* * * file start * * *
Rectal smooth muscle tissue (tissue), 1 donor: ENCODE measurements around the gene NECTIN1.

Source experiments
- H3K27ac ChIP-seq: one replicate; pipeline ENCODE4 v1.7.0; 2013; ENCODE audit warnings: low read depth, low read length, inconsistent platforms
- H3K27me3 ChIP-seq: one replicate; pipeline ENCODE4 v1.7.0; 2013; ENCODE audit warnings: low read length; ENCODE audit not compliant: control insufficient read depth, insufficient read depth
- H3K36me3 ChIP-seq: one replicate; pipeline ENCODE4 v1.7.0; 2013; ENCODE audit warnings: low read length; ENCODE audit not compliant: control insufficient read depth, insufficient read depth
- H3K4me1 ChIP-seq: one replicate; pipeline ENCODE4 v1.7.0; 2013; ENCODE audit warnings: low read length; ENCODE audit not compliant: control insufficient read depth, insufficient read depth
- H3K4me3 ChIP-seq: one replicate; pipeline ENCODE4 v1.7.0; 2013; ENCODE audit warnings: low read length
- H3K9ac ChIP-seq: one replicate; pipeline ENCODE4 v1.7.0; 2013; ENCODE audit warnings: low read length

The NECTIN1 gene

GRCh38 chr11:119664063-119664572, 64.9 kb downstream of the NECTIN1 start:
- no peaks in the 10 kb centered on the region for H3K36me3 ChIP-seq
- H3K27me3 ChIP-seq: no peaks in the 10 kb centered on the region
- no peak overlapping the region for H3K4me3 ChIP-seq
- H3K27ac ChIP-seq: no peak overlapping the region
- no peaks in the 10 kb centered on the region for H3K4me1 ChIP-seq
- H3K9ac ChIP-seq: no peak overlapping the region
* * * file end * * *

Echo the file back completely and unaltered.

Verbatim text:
Rectal smooth muscle tissue (tissue), 1 donor: ENCODE measurements around the gene NECTIN1.

Source experiments
- H3K27ac ChIP-seq: one replicate; pipeline ENCODE4 v1.7.0; 2013; ENCODE audit warnings: low read depth, low read length, inconsistent platforms
- H3K27me3 ChIP-seq: one replicate; pipeline ENCODE4 v1.7.0; 2013; ENCODE audit warnings: low read length; ENCODE audit not compliant: control insufficient read depth, insufficient read depth
- H3K36me3 ChIP-seq: one replicate; pipeline ENCODE4 v1.7.0; 2013; ENCODE audit warnings: low read length; ENCODE audit not compliant: control insufficient read depth, insufficient read depth
- H3K4me1 ChIP-seq: one replicate; pipeline ENCODE4 v1.7.0; 2013; ENCODE audit warnings: low read length; ENCODE audit not compliant: control insufficient read depth, insufficient read depth
- H3K4me3 ChIP-seq: one replicate; pipeline ENCODE4 v1.7.0; 2013; ENCODE audit warnings: low read length
- H3K9ac ChIP-seq: one replicate; pipeline ENCODE4 v1.7.0; 2013; ENCODE audit warnings: low read length

The NECTIN1 gene

GRCh38 chr11:119664063-119664572, 64.9 kb downstream of the NECTIN1 start:
- no peaks in the 10 kb centered on the region for H3K36me3 ChIP-seq
- H3K27me3 ChIP-seq: no peaks in the 10 kb centered on the region
- no peak overlapping the region for H3K4me3 ChIP-seq
- H3K27ac ChIP-seq: no peak overlapping the region
- no peaks in the 10 kb centered on the region for H3K4me1 ChIP-seq
- H3K9ac ChIP-seq: no peak overlapping the region